The opinion of this court in Cleveland v. Tripp, 13 R.I. 50, at 65, was as follows: "Our conclusion is, that the complainants are not entitled to relief. We have reached this conclusion not without much hesitation, but in obedience to the rule that a statute duly enacted, however questionable it may be in point of constitutionality, is not to be pronounced void for unconstitutionality until the court is clearly convinced of it."
In the Opinion to the Governor, 24 R.I. 603, 606, this court said: "Both this court in State v. Peckham, 3 R.I. 289 and the Supreme Court of the U.S. in Munn v. People, 94 U.S. 113, have declared that the legislature is the exclusive judge of the propriety and necessity of legislative interference within the scope of legislative power. If a state of facts could exist which would justify legislation, it is to be presumed that it did exist."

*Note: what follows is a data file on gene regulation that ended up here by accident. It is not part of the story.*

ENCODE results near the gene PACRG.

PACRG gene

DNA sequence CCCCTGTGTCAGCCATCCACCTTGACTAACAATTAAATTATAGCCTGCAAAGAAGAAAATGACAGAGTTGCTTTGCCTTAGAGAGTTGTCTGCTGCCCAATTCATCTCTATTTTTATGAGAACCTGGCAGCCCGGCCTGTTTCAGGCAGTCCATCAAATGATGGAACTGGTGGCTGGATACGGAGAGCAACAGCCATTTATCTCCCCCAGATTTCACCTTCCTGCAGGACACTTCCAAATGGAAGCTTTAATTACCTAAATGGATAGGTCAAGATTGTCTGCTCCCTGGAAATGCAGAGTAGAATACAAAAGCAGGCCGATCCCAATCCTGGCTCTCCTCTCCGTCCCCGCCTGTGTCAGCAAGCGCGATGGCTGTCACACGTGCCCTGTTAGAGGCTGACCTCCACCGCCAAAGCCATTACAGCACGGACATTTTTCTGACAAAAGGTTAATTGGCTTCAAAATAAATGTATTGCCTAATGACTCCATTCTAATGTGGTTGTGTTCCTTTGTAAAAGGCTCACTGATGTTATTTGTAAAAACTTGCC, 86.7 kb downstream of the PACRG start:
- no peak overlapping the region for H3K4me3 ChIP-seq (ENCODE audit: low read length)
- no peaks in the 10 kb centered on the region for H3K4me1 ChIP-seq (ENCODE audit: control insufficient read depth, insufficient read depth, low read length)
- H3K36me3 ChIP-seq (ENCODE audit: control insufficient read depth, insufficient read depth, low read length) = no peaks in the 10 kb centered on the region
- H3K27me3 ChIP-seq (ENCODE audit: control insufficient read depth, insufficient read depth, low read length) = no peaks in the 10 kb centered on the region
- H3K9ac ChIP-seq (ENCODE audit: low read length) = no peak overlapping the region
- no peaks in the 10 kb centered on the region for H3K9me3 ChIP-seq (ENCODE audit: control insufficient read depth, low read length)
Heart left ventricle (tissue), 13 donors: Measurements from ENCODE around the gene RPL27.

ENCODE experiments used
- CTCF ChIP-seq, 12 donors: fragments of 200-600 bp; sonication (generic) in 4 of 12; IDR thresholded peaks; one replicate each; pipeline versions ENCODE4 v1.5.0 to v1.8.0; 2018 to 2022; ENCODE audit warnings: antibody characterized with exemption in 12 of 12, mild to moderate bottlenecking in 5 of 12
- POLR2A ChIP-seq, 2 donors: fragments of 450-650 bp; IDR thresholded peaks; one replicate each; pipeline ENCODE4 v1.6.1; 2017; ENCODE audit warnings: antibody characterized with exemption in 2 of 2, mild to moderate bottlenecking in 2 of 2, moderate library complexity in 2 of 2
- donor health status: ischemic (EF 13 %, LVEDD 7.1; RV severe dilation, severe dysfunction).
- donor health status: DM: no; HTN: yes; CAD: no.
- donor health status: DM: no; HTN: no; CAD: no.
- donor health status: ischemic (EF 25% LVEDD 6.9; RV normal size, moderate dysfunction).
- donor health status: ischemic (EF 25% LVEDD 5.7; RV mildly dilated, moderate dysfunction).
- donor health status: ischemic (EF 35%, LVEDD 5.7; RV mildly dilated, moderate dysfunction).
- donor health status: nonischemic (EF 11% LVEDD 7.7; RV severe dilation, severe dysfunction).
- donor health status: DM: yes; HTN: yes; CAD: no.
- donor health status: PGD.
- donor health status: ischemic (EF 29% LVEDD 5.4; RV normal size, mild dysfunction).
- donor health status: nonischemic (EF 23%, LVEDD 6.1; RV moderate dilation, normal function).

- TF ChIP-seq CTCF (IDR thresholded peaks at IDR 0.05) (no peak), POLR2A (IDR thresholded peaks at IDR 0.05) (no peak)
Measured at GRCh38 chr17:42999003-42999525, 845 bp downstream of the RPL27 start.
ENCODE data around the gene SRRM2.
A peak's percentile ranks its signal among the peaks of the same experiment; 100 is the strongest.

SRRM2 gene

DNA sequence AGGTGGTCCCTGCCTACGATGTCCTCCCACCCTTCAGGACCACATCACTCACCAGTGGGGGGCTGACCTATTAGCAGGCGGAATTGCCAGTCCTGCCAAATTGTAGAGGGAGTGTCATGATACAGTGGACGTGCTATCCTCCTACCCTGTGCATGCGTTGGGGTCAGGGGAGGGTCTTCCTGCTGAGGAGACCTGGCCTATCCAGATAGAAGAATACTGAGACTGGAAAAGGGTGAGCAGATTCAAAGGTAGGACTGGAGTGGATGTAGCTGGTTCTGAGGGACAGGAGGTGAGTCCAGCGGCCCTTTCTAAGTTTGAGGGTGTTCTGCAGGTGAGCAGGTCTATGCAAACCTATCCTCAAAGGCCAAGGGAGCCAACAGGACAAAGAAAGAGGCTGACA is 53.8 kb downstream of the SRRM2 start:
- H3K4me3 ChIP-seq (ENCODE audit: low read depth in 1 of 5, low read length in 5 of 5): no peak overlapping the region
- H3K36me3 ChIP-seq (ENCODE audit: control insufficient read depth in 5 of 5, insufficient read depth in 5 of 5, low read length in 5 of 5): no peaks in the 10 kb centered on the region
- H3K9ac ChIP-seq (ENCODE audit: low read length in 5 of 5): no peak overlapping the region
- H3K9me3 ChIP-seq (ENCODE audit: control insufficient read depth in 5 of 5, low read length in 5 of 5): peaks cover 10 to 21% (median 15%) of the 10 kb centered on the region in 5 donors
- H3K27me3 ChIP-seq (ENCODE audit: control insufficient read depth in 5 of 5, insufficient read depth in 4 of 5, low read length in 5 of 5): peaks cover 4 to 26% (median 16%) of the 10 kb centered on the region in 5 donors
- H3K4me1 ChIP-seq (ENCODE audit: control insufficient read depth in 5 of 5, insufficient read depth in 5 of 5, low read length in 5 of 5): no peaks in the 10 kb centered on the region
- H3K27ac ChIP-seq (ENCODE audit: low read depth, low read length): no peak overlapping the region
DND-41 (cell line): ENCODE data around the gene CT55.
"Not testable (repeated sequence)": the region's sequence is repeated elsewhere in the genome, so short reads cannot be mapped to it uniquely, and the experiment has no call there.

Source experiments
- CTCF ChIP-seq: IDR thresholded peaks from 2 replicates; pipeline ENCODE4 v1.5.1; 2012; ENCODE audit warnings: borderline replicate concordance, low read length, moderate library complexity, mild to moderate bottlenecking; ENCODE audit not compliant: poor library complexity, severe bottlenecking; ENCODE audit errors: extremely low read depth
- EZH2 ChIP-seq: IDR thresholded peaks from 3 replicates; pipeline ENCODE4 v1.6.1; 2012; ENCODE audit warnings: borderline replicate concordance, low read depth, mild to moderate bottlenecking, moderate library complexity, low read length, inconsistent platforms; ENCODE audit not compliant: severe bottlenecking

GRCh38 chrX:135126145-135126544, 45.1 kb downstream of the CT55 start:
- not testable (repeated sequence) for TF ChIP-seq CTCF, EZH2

We will now consider the policy or the method adopted by the General Assembly in Section 5 for the purpose of guarding the safety of audiences in theatres in the city of Providence. It would tend to a better understanding of this policy of the General Assembly if we should note the historical development in this State of legislation of this character. By Sec. 5, Chap. 131, Gen. Laws, 1909, it was provided that the board of fire commissioners, or in case there was no such board, the chief of the fire department, in every city should station in every theatre during the time any audience was present therein a fireman and the licensee of the theatre should pay such city for the attendance of said fireman two dollars for every day during which a performance should be given in such theatre. By reason of the great increase in the number of theatres in the city of Providence the demands upon the fire department by reason of the assignment of firemen for service in the theatres became so great that by Chapter 1366, Pub. Laws, 1916, it was provided that, instead of a fireman being stationed by the board of fire commissioners in each theatre in the city of Providence, the licensee of such theatre should "employ" a suitable person approved by said board who should be stationed in such theatre, who should there perform the duties prescribed by said board and who should have no other duties, whose continuance in service depended upon the continued approval of the board and who should not be discharged by said licensee except with the prior approval of said board. The next change came in the January session, 1919, when by Chapter 1780 of the Public Laws it was provided that the proprietor of a theatre in Newport should pay three dollars per day instead of two dollars per day to the city for the services of a fireman stationed in a theatre. By the provisions of Chapter 1780, Public Laws, 1919, Section 5 was again amended to the form in which it now stands, the essential parts of which have been quoted above. It cannot be questioned that by the original provisions of Section 5 a city fireman stationed in a theatre was not the servant of the theatre manager but was a person performing a public function and for that public service it was within the power of the legislature to compel the theatre manager to pay the city. This is in accord with the cases cited above. For the reasons that we have named the city was relieved of the duty of assigning members of the fire department for service in theatres and the theatre manager was permitted to select a person who should act as a fireguard in his theatre but with great particularity the duties of the fireguard or inspector so selected are designated and his relations to the fire board are defined. It is clear that the legislature intended that in every respect save in the method of selection the fireguard should exactly take the place of the city fireman. Everything that the city fireman had formerly done the fireguard must do; and the exclusive oversight and control which the board of fire commissioners had over its fireman was continued in it over the fireguard selected by the theatre manager. If, instead of permitting the theatre manager to select a person for the approval of the board, the statute had provided that the theatre manager should choose for service in his theatre one from a body of theatre fire inspectors first selected and established by the board of fire commissioners would the situation have been different? In either case the manner of selection would be an immaterial circumstance. The essential matter in determining the legal status of the fireguard in his relations to the theatre manager is the nature of his service. It was unmistakably public service formerly performed by the public fireman. The inspector is exercising a public function and discharging a public duty. There can be no question that for that public duty the legislature might fix the compensation. At first in its discretion the legislature did not fix the compensation but left it to such arrangement as should be made between the theatre manager and the inspector. Later in its discretion the legislature saw fit to name the minimum amount of compensation which the fire inspector should receive for his public service and further provided that the same should not be reduced without the prior approval of the board of fire commissioners. This court should not assume that these later provisions were enacted from any desire on the part of the legislature either to benefit the person, who might act as fire inspector, or to oppress the theatre manager; but we should assume that such provisions, in the judgment of the General Assembly, had a direct bearing upon the efficiency of the fire inspectors and hence upon the safety of theatre audiences in Providence. In accordance with the universally accepted doctrine all presumptions must be in favor of the validity of legislative action and if upon any view such action would be justified it should be permitted to stand. That has always been the position of this court. It was said in the Opinion to the Governor, 24 R.I. 603, "If a state of facts could exist which would justify legislation it is to be presumed that it did exist." The determination as to the reasonableness of the provisions as to compensation and whether they have a fair connection with the efficiency of fire inspectors depends upon a knowledge of the facts regarding the situation, and what experience has shown to the public authorities in the city of Providence. This knowledge can be gained only by investigation. The legislature can make such investigation; this court cannot. People v. Smith, 108 Mich. 527; Horton v. Old Colony Bill Posting Co., 36 R.I. 507. After the General Assembly has made its investigation and determined upon the regulations which in its judgment are desirable and tend to promote the public safety this court should not oppose to that judgment of the legislature, based upon such investigation, the Court's conclusions founded entirely upon conjecture as to the situation. It was stated to us in argument that at the hearing before the committee of the General Assembly it appeared that a certain theatre manager in Providence desired to be relieved of the presence of an inspector who appeared to said manager to be too zealous in insisting upon an observance of the directions which the fire board had made for the public safety; but whose conduct and service had the full approval of said board. The manager was unable to discharge the inspector directly but accomplished the same indirectly by reducing his compensation to such a low figure that the inspector was forced to resign. Upon this the legislature in its discretion, in order that the personal interests of a inspector should not make him seek the favor of a theatre manager rather than zealously observe the directions of the fire board, fixed upon three dollars per day as a fair and reasonable minimum compensation for such inspector in Providence and provided that such compensation should not be reduced save with the approval of the board of fire commissioners. Now we will not accept that statement made by counsel before us, although not contradicted, as being an exact statement of the facts nor as representing the reason that caused the legislature to adopt said provisions, but we will receive it as part of an argument by the State setting forth a possible situation which might confront the public authorities in Providence and might appeal to the discretion of the General Assembly. It is surely a state of facts which could exist and as we have said in the Opinion to the Governor, 24 R.I. 603, "If a state of facts could exist which would justify legislation it is to be presumed that it did exist."